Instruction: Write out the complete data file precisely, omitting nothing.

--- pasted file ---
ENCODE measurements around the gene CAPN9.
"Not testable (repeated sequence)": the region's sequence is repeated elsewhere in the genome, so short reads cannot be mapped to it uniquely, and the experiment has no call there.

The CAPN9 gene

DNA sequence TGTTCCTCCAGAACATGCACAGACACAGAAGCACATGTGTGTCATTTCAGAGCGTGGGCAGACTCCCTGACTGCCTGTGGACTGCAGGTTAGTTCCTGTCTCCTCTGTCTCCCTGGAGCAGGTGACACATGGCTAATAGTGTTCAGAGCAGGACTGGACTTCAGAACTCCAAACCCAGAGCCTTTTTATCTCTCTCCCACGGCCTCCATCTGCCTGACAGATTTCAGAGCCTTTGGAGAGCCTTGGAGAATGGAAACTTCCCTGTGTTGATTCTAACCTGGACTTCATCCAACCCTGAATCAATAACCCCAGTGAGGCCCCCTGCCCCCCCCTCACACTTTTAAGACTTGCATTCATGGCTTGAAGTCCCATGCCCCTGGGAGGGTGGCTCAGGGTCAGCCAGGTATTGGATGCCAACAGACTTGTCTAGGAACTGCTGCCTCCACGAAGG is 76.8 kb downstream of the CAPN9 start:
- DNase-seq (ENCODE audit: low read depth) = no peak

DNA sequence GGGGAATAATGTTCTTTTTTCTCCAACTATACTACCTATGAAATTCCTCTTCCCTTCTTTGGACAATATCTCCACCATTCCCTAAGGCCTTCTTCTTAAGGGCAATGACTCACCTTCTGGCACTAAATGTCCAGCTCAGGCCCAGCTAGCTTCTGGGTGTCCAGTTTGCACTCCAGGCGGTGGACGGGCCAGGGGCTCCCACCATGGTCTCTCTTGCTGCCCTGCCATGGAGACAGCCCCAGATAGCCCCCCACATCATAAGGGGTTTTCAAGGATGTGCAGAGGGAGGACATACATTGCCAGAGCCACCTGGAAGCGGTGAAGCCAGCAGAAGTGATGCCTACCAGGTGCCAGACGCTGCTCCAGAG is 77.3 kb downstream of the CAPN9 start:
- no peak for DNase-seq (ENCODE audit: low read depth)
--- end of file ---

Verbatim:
ENCODE measurements around the gene CAPN9.
"Not testable (repeated sequence)": the region's sequence is repeated elsewhere in the genome, so short reads cannot be mapped to it uniquely, and the experiment has no call there.

The CAPN9 gene

DNA sequence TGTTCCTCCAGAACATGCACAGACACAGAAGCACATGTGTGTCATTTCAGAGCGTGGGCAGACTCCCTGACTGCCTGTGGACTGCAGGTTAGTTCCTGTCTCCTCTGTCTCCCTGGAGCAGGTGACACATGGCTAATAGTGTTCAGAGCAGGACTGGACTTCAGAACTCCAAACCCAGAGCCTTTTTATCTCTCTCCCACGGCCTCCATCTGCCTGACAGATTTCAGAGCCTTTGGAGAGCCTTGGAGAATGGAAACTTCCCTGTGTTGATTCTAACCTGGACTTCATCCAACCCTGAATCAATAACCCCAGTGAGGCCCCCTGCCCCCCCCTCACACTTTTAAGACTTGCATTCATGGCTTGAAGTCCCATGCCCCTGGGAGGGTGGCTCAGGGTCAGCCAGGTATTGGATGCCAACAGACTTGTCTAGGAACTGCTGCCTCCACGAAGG is 76.8 kb downstream of the CAPN9 start:
- DNase-seq (ENCODE audit: low read depth) = no peak

DNA sequence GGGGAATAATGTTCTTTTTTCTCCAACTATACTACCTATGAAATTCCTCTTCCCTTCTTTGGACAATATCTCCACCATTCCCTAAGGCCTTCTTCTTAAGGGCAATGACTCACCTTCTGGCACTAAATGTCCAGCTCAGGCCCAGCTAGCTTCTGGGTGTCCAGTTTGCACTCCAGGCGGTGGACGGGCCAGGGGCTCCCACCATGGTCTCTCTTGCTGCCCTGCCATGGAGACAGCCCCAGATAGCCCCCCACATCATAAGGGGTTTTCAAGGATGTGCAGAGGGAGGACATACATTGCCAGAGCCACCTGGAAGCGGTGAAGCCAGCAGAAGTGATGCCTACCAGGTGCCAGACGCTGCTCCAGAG is 77.3 kb downstream of the CAPN9 start:
- no peak for DNase-seq (ENCODE audit: low read depth)